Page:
By Armistice Day on Nov. 11, 1918, Toronto’s hospitals had already gone from being overflowing with wounded soldiers to overflowing with influenza patients. Extra space had to be made in hospitals for those who contracted Spanish Flu. Toronto General Hospital, for example, absorbed over 650 patients in October 1918. At certain points, there were eight to 10 deaths a day. The risks were higher for those working shifts after the war, but Earhart increased her workload during the pandemic by picking up extra shifts.
“Earhart also spent considerable time assisting in the kitchen and the medical dispensary,” writes Toronto-based heritage consultant and historian Ellen Scheinberg, a former archivist at the National Archives of Canada (now Library and Archives Canada) and current president of Heritage Professionals.
Earhart’s stay in Toronto came to an abrupt end when, during one of her shifts, she contracted the Spanish Flu herself. That led to pneumonia and sinus infection, which required surgery, according to Scheinberg. Earhart then went to New York to recover in 1919.
Today, her fateful stay in Toronto is all but forgotten, save a small plaque placed where the St. Regis on Sherbourne Street used to be. Earhart’s years here marked a unique, somewhat quaint time when war and social cohesion co-existed.
Toronto didn’t implement any major lockdowns in response to the Spanish Flu. Various officials at the time thought it would be a bad idea, though it’s unclear how this decision ultimately affected the number of sick and dead. It did, however, allow for easier access into the lives of other Torontonians.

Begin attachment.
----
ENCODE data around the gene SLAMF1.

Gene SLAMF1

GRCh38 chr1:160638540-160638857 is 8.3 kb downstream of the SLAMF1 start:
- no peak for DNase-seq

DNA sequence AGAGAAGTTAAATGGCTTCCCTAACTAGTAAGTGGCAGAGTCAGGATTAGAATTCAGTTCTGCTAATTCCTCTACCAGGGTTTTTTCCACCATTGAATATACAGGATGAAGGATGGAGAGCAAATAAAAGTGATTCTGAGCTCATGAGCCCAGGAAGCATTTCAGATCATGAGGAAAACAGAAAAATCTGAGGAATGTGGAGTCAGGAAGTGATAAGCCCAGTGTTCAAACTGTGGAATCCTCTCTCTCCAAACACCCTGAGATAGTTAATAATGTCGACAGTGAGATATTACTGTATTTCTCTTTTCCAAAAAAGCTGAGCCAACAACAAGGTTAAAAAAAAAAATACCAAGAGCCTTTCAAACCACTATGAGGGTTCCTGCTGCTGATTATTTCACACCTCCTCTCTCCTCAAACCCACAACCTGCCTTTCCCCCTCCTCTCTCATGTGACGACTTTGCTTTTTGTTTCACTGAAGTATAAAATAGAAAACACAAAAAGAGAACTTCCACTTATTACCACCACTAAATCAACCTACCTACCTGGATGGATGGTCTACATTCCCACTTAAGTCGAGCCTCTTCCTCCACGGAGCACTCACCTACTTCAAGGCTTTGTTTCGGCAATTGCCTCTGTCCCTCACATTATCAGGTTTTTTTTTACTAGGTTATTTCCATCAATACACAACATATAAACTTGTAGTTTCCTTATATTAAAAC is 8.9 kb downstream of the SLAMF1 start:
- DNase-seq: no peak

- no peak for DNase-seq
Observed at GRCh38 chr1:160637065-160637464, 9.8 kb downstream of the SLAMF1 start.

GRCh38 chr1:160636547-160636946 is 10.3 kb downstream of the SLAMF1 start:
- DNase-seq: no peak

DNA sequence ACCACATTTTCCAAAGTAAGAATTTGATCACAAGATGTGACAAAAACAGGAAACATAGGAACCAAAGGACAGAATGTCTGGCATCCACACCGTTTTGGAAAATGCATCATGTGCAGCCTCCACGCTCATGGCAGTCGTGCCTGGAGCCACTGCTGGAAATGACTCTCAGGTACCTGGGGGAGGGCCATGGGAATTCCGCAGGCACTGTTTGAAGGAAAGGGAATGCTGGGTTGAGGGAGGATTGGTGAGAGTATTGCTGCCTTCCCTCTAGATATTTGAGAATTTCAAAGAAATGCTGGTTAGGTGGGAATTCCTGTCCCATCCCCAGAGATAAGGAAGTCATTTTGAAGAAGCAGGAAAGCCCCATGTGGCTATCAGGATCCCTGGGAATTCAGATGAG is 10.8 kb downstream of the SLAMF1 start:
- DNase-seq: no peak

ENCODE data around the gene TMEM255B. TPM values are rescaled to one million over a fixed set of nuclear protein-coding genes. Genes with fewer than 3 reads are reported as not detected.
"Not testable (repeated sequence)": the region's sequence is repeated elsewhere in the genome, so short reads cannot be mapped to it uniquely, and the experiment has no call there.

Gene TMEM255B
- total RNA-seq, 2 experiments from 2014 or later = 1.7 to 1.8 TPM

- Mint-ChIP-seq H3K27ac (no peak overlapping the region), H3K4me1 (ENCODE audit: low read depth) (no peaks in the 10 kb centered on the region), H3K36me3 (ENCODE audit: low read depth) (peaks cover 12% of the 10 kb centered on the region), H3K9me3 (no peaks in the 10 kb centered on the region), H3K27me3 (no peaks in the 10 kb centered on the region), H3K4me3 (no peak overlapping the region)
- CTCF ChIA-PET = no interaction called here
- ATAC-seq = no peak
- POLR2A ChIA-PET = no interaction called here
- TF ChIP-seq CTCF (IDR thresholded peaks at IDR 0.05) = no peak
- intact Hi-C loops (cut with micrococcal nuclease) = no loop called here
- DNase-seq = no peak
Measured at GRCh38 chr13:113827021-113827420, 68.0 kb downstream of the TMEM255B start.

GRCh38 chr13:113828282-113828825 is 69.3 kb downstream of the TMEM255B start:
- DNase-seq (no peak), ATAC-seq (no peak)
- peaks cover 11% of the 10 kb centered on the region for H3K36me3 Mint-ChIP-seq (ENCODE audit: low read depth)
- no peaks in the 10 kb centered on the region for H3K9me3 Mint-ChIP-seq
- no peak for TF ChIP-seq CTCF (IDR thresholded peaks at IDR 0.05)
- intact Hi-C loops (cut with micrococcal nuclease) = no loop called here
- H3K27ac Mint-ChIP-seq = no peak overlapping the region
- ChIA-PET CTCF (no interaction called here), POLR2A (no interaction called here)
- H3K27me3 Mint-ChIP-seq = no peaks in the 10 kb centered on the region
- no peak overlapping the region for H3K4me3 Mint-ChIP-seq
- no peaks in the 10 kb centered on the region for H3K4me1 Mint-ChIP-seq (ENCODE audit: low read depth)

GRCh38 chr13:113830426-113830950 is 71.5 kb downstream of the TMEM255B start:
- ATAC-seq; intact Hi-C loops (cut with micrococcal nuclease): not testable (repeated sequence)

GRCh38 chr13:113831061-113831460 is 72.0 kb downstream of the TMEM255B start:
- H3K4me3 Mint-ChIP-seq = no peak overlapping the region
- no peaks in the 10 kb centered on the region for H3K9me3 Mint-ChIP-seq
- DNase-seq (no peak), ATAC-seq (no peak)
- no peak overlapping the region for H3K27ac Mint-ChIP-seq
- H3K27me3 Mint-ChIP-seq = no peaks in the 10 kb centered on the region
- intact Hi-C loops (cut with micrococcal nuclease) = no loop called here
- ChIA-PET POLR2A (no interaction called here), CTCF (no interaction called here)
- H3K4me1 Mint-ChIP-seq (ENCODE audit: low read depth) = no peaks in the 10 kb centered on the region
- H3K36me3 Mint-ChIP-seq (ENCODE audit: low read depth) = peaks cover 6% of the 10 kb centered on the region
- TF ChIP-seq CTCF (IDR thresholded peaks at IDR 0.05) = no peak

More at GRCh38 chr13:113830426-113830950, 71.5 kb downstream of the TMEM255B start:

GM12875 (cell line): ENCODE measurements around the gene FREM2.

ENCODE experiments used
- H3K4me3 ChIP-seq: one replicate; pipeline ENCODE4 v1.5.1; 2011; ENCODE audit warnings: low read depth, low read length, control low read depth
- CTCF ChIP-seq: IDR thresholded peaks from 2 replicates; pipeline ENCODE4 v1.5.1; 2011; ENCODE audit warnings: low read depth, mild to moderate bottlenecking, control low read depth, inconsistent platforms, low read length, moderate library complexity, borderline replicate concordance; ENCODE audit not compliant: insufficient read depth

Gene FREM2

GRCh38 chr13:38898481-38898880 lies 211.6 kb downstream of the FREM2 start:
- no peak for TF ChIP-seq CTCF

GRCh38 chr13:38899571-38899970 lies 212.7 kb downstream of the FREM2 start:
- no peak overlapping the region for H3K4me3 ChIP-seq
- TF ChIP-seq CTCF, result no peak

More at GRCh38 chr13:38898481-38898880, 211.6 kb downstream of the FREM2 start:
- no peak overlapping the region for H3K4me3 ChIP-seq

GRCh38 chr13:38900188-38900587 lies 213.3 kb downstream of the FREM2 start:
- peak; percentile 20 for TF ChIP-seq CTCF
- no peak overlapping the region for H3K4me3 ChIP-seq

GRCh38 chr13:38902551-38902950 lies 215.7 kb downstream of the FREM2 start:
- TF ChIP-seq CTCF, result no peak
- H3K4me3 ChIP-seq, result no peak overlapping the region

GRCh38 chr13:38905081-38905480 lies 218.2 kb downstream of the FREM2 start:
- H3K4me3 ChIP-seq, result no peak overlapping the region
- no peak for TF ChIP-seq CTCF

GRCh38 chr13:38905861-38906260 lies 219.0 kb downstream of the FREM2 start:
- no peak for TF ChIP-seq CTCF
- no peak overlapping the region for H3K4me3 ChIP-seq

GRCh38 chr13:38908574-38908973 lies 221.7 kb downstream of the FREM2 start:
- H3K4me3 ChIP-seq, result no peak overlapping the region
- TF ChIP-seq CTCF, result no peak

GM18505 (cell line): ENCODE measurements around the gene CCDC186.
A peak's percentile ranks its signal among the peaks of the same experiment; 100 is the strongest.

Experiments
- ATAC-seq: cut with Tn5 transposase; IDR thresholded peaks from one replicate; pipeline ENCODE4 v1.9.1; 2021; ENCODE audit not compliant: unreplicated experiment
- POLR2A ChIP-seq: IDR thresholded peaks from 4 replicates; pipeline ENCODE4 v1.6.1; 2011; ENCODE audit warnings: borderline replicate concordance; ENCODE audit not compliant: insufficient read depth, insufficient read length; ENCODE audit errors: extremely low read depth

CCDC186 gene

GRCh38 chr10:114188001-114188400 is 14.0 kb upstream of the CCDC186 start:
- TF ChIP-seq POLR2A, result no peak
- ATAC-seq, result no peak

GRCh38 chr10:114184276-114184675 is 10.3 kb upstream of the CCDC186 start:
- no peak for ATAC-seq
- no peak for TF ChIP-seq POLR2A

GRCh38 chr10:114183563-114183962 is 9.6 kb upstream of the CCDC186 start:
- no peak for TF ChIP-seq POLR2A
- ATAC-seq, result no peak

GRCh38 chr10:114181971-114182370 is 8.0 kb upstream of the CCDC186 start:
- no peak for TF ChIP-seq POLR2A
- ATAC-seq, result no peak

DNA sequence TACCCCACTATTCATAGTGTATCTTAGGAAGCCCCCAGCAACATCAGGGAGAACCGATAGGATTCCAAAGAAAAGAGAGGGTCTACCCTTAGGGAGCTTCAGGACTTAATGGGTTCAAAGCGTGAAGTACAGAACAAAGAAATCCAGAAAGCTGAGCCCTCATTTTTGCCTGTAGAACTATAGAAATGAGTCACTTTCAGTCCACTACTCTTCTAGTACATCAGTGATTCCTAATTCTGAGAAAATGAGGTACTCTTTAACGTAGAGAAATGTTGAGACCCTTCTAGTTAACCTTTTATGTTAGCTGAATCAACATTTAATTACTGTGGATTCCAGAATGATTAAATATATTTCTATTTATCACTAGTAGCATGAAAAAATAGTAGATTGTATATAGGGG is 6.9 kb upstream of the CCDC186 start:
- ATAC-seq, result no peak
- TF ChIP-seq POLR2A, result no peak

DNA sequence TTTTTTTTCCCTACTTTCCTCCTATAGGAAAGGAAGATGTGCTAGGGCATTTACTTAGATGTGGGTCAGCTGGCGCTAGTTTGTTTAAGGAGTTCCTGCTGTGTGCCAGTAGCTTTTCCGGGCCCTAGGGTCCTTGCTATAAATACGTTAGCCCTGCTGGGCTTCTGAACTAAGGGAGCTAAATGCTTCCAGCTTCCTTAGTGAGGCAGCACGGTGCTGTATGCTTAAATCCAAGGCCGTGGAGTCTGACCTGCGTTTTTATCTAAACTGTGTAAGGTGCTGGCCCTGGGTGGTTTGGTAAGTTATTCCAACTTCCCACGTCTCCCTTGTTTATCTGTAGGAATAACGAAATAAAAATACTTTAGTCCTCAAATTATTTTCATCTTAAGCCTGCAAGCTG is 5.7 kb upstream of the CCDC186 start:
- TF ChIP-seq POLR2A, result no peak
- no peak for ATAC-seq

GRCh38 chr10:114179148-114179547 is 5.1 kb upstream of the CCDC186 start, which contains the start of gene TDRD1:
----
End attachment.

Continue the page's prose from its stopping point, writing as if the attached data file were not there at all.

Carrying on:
Today’s more siloed world makes social distancing and quarantining easier to accept. Alongside this exists a polarizing social and ideological divide between those who support government measures to fight COVID-19 and those who don’t trust anything the government says or does. More extreme voices among the latter are tied to conspiracy theory-driven movements online. The result between many neighbours isn’t compassion, but rising tension, suspicion and anger.
“It is not [only] what we do when people are sick; it is how we talk about them that [also] matters,” said Karen Slonim, the public health educator and medical anthropologist. “When we blame them for getting sick or focus on their ability to make us sick, we water down our humanity. Instead of caring for each other we create a culture of fear and blame and that does not help anybody.”
This fracturing culture of blame and tribalism will be challenging to overcome in the current and post-COVID era. The information age that was supposed to facilitate better human connection has gradually separated ideas and arguments from the human faces behind them.
Torontonian’s non-digital volunteer efforts in response to the Spanish Flu hints at other possibilities. Despite having no internet, social media or cellphones, people were more comfortable getting involved in each other’s lives during times of crisis.
“Over the last two years, what is shocking to most isn’t the inequality that has been revealed over and over and over again,” said Yvonne Su, the York University professor. “It’s that no one cares to change it.”
Inequality often comes back with a vengeance after crises like the current COVID-19 pandemic, she added.
By then, slogans like “We are all in this together” will fade away, but what does that mean for the common good? Perhaps we should learn from this pandemic to challenge prevailing structures that encourage polarizing individualism, and instead work together for the collective good. Indeed, we can take inspiration from the fact that many Torontonians succeeded in doing just that a century ago, when disease ravaged our home.